Here's a similar perspective on fraudulent web practices: http://www.goodmediaideas.com/blog/bid/385366/Why-is-Online-Advertising-still-the-Wild-Wild-West
  3. Dave Martin from Ignited , May 13, 2014 at 12:03 p.m.
    @Bob, fair enough. Although I'd say turning a blind eye to fraud and willingly deploying bots to inflate traffic or create impressions are both worse crimes that running bad creative.
  4. Chris Verzello from BitTorrent , May 13, 2014 at 1:28 p.m.
    I think as a publisher, it's our responsibility to provide high impact ads that users see, and engage with to enable advertisers the ability to move an audience. Nobody wins long term when publishers stuff ads below the fold or worse to use technology to fool technology into counting impression or clicks. I like where you're going with this thought, and there is a lack of industry controls related to how many ads appear on a page, and if they're ever viewed. Attribution also has a few flaws as the ad doesn't necessarily need to be viewed to be attributed to a conversion. Progrommatic buying with last view attribution models really confuse the issue, so some of the clean up needs to start there as well. Media should be valued by impact for sure! I'm not sure we need to eliminate CPM, but agree that the quality of media placement within a user experience should relate to cost of media.
  5. Karlin Linhardt from InStadium , May 13, 2014 at 3:50 p.m.
    In a word, Amen! Let’s kill the CPM! But as we advocate the storming of the Bastille, let’s recognize the bigger issue: CPM has become the universal, primary (and in many cases ONLY) metric for all media, not just digital. Because of this, the true goal of marketing…impact per exposure…has been all but forgotten in digital AND video media. In digital, advertisers are buying low CPM tonnage that includes significant amounts of bogus impressions. In video, advertisers are buying low CPM tonnage that includes significant amounts of wasted impressions: the heaviest viewers seeing a brand’s ad 40x or more per month, BEFORE being exposed to digital ads. Let’s be real: CPM is too ingrained in the planning & buying process to be summarily eliminated. And, predicating buys on lift results means more work for agency teams: pre-planning, research design, and post-reports consistently executed. That’s why we’ve gotten to where we are: it’s just too easy to continue the status quo. How to effectively move forward? Let’s first recognize CPM is metric of cost, not value. We need value metrics, such as those that quantify the impact of each impression, not just the cost. That will lead to better, not just cheaper, buys. Clients, planners and buyers need to seek and work with media vendors who come to the table with research metrics as integrated components of the proposed buy: those who are willing to put their money where their mouths are. We have the ability to measure engagement & response levels that drive strong advertising ROI: we must commit to best strategies and practices that quantify best results. But, this only works if everyone remembers the old cliché’: you get what you pay for. Media that delivers research-proven, best-in-class results from impact will have higher CPMs than media that’s watered down with bogus or wasted impressions. Is our industry ready to do the right thing for better quality results for our clients?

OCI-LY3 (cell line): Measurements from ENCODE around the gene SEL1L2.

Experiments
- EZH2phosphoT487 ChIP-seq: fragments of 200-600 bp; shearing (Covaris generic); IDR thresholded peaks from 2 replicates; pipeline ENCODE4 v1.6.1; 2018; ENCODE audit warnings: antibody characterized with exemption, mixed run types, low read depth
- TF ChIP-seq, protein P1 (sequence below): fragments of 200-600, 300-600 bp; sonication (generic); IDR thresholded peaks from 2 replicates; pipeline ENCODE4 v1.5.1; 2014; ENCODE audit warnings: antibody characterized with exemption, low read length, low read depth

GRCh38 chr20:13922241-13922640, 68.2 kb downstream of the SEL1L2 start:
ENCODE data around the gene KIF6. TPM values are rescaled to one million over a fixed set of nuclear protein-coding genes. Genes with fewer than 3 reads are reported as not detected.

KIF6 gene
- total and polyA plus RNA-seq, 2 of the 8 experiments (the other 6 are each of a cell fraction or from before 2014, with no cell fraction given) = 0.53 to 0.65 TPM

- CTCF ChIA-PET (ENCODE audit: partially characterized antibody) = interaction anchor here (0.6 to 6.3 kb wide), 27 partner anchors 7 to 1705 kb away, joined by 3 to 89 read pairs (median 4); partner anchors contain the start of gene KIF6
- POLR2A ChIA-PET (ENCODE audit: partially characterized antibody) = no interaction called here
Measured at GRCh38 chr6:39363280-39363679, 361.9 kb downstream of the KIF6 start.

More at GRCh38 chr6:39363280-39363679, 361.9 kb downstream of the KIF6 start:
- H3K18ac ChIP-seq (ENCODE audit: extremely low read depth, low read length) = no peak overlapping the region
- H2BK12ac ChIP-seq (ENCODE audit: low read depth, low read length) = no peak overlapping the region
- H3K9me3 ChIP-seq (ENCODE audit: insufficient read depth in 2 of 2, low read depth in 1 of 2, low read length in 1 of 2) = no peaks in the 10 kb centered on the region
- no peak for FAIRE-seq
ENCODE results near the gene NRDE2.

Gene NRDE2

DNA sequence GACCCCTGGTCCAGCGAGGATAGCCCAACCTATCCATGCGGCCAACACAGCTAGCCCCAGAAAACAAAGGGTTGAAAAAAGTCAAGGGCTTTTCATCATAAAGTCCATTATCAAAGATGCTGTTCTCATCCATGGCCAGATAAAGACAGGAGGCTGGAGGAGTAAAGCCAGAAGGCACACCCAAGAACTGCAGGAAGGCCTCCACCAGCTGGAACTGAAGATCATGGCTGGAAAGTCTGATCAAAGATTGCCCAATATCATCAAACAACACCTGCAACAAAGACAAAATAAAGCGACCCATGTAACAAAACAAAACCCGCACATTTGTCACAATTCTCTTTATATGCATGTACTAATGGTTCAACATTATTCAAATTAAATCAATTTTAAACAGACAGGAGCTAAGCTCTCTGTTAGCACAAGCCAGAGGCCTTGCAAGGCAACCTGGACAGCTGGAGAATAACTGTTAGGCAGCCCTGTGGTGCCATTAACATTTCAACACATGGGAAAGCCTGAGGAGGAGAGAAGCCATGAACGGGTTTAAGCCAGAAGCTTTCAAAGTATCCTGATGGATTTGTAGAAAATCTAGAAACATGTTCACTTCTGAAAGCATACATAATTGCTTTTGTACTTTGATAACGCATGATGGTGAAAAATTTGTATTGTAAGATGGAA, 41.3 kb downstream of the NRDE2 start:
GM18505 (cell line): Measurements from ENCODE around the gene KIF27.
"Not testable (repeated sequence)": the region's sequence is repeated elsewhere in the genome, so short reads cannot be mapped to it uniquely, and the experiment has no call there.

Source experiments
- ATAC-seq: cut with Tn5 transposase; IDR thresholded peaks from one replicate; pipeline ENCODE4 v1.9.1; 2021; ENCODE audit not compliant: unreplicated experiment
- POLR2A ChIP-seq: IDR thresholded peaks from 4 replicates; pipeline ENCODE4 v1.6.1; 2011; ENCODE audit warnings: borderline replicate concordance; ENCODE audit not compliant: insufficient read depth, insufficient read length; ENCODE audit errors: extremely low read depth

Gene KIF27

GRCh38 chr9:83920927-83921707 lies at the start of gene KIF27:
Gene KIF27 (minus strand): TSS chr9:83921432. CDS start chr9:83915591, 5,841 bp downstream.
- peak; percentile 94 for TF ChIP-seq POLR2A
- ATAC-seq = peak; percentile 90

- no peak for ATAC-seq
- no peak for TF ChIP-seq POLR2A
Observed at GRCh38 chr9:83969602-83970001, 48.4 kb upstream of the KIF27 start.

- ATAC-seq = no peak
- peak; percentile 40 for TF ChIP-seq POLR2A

6. Tom Goodwin from Tomorrow , May 14, 2014 at 4:55 a.m.
    Moving only towards CPC or CPL would mean that many publishers make no money and cause more problems by freezing out large amounts of the market that know nobody in the right mind would ever click on an advert in their category. While I totally agree with the problem and it's an interesting solution, a lot of the promise of display advertising is for people to focus not on better targeting but on proper creative. Online ads currently do a terrible job of building awareness because they are terrible ads. If we notice banners in Print, why not online? The quality of the creative needs to be improved and moving to CPC won't do that, it will make people either give up or find contrived ways to make people click that won't work.